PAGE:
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Don’t Scoff at MOFs

Don’t Scoff at MOFs

Metal Organic Frameworks, or MOFs for short, are hybrid organic-inorganic crystalline compounds that currently hold world records for internal surface area and gas storage capacity. MOFs, sometimes referred to as porous coordination networks or porous coordination polymers, derive their unique properties from their ability to form ordered structures with tunable pore sizes and tunable chemical environments within the pores. From this nanoporosity, some MOFs exhibit extremely high surface areas. To put it in perspective, one gram of MOF material can have more surface area than a football field!

A MOF is composed of metal ions (or clusters of ions) and organic linker molecules. Depending on the metal and linker chosen, the structure can be tuned for different applications ranging from size selective catalysis to chemical sensing to drug delivery. At the atomic scale, MOFs can be likened to a three-dimensional grid with metal ion vertices connected to each other by organic ligands.

One of the most promising initial applications for MOFs (and the application with the most research to date) is gas storage. After MOF activation where solvent is removed from the framework structure opening up the pore network, gas molecules can reversibly bind by physisorption to the exposed surfaces. Reversible uptake and release behavior combined with high surface area make MOFs well suited for improving the storage of hydrogen and natural gas.

Concurrent with the shale gas boom, improved natural gas storage opens the door for potential game-changing gas utilization applications. Natural gas vehicles (NGVs) are limited by the amount of gas (primarily methane) that can be practically stored in the on-vehicle tank. Tank size, pressure, shape, and weight are all constraints limiting the amount of natural gas onboard and thus the overall range of the vehicle. With specially designed MOFs lining the insides of a tank, more gas can be reversibly stored at lower pressures increasing driving range and improving NGV safety. Lower pressure tanks also allow for storage tank lightweighting improving gas mileage. Furthermore, storage at lower pressures reduces the complexity and cost of fueling station infrastructure making refueling at the home from domestic gas suppliers an enticing possibility.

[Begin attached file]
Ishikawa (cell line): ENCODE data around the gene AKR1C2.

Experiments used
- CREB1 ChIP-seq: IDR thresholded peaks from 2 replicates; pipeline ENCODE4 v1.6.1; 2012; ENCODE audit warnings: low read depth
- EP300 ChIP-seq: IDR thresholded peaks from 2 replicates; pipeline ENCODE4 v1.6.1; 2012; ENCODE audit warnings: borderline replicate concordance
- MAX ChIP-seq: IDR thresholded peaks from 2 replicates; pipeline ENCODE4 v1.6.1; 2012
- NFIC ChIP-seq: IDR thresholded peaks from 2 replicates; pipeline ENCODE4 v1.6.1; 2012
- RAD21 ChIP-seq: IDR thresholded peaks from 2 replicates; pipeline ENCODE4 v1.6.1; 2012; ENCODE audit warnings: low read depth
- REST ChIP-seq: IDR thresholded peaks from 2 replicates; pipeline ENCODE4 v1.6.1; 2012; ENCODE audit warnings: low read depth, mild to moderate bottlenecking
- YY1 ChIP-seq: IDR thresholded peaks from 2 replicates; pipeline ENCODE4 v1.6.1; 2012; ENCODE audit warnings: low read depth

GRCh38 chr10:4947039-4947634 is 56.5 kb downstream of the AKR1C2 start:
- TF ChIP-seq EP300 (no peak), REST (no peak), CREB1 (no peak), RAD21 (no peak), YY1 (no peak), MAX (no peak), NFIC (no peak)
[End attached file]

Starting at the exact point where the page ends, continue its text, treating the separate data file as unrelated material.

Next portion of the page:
For NGVs and other exciting MOF applications to be successful, inexpensive commercial scale production must be reached and stability issues must be addressed. MOFs haven’t skyrocketed up Gartner’s hype cycle quite so quickly or so publicly as some other recent enabling material classes (such as graphene) but momentum is building and technology is accelerating. Hopefully, the “trough of disillusionment” will be more of a blip than a cliff and the MOF-trough will quickly lead to a MOF takeoff. This is where I mercifully end the bad rhymes and give an optimistic MOF sendoff.

Associate, Pangaea Ventures Ltd. Matt holds an MPhil in Micro- & Nanotechnology Enterprise from the University of Cambridge and graduated summa cum laude from the University of Pennsylvania with a BSE in Materials Science & Engineering.View Matthew Cohen's profile on LinkedIn


  • Guest
    Baybal Monday, 01 April 2013

    As with other "designer chemicals", MOFs may have superb characteristics. But the cost and very low yields in synthesis negates most of benefits.

  • Matthew Cohen
    Matthew Cohen Tuesday, 02 April 2013

    Hi Baybal,
    Cost and yield are very valid concerns for MOFs and most other emerging advanced materials. Both are key technical challenges moving forward. Here at Pangaea, we are always looking for that enabling breakthrough that dramatically cuts costs, improves yields, and makes MOFs an economical solution to a demonstrated market need.

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Guest Monday, 09 December 2019